He worked on his skills to qualify for the Disorders of Consciousness special program, following commands such as lifting his thumb and squeezing a hand.
After qualifying for the program, he was in it for almost a month before transferring to Brooks Rehabilitation in Jacksonville for four weeks.
At the end of November, Aidan finally was able to return to his home.
“I just wanted to go home really bad,” he said. “I wanted to see my friends, my family, just be around people. When I was at the hospital, I was with nurses and stuff, and they were nice, but I didn’t know them as people, so I felt a little shy.”
Aidan continued to work to recover through home, occupational, physical and speech therapy.
He said he took many walks around the neighborhood and had to relearn how to live his life after coming home.
Aidan and his family expressed the nurses and medical staff were “amazing” and “wonderful.”
“They’re just incredible with what they do,” Doreen said.
Although no friends could visit Aidan during his stay, the community showed up for him in other ways.
Aidan received numerous phone calls, FaceTime calls and text messages.
“Even when he first started to be able to eat, like the very first week, we had people dropping things off and wanting to know what he could have,” Doreen said. “We had neighbors who would come and drop off smoothies, ice cream — anything he could try. Even people I’ve never met.”
Aidan said the positive messages and energy helped him to push through.
“It’s been really good hearing from people that I’m doing well and hope I’m doing better,” he said. “It’s been really helpful and motivating.”
Aidan currently is working on his certification to become a personal trainer, which he has almost completed. He said his passion comes from wanting to assist people.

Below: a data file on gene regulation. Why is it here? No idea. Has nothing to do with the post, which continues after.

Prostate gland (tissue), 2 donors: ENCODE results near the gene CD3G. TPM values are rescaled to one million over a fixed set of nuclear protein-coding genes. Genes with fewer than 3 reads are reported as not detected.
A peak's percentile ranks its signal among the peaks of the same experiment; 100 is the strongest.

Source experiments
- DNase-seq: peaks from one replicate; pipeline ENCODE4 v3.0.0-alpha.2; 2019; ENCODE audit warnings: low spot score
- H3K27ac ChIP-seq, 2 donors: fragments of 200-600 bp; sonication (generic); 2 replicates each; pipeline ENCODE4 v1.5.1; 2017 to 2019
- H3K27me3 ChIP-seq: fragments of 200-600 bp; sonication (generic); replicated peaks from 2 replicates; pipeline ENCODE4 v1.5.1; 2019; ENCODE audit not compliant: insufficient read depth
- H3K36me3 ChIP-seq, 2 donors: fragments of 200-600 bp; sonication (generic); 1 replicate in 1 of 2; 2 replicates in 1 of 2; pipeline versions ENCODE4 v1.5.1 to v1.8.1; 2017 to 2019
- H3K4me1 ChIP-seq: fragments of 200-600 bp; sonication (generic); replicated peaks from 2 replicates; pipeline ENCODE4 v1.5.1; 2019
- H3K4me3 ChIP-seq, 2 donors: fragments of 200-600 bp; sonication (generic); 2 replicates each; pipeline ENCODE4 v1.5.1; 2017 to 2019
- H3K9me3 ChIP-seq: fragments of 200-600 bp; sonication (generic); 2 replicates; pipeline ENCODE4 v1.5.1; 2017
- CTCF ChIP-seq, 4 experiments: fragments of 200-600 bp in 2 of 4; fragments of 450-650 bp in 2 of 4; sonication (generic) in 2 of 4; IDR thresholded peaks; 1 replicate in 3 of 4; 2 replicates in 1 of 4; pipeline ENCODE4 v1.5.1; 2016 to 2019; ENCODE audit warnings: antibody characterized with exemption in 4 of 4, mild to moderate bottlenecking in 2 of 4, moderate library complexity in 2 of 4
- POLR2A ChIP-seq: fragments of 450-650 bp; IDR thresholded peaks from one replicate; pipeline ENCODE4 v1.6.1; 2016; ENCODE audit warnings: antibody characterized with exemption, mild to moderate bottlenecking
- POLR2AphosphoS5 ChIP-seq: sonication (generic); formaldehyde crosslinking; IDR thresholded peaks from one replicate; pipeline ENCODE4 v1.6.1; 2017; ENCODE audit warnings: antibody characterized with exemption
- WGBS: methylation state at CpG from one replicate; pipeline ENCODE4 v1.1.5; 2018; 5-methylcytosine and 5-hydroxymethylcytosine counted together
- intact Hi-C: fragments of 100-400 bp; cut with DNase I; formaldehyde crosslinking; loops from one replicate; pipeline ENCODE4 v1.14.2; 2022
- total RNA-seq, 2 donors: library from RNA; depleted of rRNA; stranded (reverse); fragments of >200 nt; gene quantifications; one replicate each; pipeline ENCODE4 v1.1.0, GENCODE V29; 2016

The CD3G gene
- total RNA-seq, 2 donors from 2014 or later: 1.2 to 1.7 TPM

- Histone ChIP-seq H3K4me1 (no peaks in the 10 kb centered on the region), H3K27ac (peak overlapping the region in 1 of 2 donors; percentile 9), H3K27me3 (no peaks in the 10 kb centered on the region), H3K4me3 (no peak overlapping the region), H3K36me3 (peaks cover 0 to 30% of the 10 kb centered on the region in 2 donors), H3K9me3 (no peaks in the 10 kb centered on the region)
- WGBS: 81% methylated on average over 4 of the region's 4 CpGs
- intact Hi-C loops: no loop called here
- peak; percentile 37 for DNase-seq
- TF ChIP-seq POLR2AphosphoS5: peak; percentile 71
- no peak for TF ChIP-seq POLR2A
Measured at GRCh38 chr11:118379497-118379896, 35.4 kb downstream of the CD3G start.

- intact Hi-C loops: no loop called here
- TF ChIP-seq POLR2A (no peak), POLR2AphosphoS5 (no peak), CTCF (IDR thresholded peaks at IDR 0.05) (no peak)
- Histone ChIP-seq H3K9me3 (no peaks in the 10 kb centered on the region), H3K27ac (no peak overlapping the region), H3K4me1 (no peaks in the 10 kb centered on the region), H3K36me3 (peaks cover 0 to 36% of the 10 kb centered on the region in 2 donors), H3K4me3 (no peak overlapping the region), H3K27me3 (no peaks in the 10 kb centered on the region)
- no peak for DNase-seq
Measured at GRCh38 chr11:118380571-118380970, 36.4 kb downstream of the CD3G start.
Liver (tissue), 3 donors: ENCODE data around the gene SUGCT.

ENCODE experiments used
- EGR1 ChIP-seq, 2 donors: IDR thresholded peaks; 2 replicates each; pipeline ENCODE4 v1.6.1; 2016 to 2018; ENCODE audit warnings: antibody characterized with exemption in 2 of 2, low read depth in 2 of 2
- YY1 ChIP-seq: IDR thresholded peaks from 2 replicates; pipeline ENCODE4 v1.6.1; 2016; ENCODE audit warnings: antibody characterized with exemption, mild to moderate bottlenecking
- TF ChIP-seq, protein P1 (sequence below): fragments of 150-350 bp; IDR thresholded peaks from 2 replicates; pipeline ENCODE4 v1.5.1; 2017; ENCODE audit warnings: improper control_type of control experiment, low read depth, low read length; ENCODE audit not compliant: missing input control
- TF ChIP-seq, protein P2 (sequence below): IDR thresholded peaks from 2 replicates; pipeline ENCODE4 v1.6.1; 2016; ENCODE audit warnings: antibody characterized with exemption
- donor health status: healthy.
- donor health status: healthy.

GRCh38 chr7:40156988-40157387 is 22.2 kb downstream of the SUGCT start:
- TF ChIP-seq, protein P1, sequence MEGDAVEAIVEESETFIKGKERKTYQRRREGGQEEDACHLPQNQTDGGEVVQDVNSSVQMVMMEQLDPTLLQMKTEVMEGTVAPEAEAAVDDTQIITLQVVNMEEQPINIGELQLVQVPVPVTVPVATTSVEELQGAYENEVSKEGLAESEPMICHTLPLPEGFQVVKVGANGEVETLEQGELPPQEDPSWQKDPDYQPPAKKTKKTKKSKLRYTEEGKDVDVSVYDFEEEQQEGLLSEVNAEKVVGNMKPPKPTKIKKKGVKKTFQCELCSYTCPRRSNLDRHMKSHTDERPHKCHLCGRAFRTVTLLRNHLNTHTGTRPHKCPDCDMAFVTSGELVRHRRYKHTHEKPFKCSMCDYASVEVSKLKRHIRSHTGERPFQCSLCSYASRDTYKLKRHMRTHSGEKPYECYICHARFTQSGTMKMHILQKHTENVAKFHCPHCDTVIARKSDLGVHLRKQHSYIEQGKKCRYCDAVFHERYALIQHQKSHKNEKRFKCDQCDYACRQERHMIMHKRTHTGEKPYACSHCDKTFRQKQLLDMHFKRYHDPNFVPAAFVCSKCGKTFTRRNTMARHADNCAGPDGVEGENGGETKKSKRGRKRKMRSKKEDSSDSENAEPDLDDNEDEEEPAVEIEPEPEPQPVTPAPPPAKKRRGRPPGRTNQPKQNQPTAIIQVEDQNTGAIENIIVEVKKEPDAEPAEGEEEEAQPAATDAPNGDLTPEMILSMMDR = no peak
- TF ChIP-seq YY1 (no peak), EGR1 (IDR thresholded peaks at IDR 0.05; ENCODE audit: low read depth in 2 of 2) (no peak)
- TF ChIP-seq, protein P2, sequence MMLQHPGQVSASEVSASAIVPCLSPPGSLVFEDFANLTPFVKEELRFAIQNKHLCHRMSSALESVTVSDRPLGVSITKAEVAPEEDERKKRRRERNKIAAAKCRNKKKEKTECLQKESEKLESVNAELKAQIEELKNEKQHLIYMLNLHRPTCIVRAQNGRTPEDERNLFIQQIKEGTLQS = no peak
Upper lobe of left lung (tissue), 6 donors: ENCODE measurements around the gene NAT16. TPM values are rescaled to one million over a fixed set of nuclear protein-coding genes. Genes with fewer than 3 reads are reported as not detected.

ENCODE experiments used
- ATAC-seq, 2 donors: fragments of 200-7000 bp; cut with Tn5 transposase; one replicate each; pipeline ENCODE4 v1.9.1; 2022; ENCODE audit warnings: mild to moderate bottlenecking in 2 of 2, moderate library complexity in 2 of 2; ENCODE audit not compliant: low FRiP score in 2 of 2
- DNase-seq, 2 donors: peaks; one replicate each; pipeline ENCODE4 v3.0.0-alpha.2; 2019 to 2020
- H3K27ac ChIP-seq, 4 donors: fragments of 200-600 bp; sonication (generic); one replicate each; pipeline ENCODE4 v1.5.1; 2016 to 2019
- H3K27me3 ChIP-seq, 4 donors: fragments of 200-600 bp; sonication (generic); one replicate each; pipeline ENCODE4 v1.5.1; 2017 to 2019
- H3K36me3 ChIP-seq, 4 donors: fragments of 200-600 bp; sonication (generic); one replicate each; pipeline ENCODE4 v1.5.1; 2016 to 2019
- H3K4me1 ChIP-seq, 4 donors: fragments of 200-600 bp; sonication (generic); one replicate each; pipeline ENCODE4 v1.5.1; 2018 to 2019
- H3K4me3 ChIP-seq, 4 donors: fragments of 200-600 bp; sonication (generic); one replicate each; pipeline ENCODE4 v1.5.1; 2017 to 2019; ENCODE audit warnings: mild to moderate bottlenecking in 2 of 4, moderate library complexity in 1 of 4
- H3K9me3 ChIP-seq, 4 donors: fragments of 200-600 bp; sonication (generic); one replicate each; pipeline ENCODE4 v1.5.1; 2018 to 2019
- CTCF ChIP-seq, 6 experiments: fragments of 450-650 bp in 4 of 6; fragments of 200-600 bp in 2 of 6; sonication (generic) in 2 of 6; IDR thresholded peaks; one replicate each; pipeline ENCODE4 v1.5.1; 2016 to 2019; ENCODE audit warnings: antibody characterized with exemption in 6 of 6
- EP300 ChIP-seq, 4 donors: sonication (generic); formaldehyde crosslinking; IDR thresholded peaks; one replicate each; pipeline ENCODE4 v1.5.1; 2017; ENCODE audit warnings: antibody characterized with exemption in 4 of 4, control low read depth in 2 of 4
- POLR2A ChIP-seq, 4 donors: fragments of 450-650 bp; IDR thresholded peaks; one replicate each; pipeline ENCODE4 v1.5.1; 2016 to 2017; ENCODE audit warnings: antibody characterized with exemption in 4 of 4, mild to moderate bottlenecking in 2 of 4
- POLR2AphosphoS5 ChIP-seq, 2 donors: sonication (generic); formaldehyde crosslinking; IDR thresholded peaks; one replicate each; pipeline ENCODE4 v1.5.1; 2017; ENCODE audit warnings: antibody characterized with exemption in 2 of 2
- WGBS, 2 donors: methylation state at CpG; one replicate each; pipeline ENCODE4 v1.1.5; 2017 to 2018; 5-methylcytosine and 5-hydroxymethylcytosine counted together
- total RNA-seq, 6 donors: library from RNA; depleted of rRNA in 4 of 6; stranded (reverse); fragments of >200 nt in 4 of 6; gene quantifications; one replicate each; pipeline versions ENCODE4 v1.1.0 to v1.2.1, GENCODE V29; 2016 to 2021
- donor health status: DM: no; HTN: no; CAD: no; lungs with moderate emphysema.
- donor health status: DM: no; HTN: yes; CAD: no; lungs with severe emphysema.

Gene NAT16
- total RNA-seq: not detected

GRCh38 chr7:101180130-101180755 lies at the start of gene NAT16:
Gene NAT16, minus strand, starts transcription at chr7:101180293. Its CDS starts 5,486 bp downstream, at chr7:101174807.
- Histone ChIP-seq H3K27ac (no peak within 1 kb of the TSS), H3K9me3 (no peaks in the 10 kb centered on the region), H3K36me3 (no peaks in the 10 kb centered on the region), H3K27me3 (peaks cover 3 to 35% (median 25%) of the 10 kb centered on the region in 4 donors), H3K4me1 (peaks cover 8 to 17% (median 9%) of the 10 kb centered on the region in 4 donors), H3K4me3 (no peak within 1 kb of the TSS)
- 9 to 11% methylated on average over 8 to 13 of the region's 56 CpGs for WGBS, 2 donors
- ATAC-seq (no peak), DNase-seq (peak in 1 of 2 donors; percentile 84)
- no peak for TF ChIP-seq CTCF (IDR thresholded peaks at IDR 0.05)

He loves animals, pizza and chicken parmigiana, his friends, and, most of all, his family. He is easily recognized with his sense of humor and smile that lights up any room.
Memory is both his biggest struggle and his biggest success.
He said his memory is progressing but there are certain things he still has trouble remembering, where spots are blanked out.
“A lot of time, I can’t think about how this happened or why this is happening; I’m just wondering so much,” he said. “I’m doing really well, but as I do well, I become more aware of my situation, and I’m sad. It’s just hard, sometimes.”
Doreen said although there is still a long way to go, her son’s progress and determination is inspiring.
“Often, he will say he always has these opposite feelings of he can feel happy but also sad, and I think I have that same sense, where I am amazed at what he has done and I’m incredibly grateful that he’s made this kind of progress, but it’s also overwhelming,” she said.
In the future, Aidan said he hopes to get back to where he was, doing “normal things” — working, working out, driving, golfing, playing basketball and more. He also hopes to share his story to help other families on similar journeys.